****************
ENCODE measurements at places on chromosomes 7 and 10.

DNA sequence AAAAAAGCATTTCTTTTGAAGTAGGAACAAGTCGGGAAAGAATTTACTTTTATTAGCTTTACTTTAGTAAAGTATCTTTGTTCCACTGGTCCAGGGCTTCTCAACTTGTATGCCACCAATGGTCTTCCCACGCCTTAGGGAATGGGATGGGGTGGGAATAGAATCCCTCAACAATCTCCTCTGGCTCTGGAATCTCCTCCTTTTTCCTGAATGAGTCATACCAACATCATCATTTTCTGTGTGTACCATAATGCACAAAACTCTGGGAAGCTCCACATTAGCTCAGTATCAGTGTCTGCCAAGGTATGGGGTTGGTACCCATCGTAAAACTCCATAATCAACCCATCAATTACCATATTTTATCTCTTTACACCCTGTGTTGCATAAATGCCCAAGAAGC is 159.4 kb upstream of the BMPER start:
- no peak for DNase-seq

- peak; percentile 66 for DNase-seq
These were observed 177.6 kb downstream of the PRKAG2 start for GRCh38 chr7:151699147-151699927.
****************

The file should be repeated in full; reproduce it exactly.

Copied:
ENCODE measurements at places on chromosomes 7 and 10.

DNA sequence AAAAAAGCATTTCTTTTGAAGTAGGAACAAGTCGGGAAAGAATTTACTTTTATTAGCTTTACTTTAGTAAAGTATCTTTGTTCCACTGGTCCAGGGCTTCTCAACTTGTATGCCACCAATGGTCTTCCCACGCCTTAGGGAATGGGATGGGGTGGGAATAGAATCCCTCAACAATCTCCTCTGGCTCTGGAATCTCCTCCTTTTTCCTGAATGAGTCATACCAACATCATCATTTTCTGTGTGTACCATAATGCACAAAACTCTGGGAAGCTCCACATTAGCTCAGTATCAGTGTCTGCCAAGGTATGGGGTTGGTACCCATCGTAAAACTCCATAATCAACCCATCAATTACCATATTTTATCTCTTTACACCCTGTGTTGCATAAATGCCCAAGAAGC is 159.4 kb upstream of the BMPER start:
- no peak for DNase-seq

- peak; percentile 66 for DNase-seq
These were observed 177.6 kb downstream of the PRKAG2 start for GRCh38 chr7:151699147-151699927.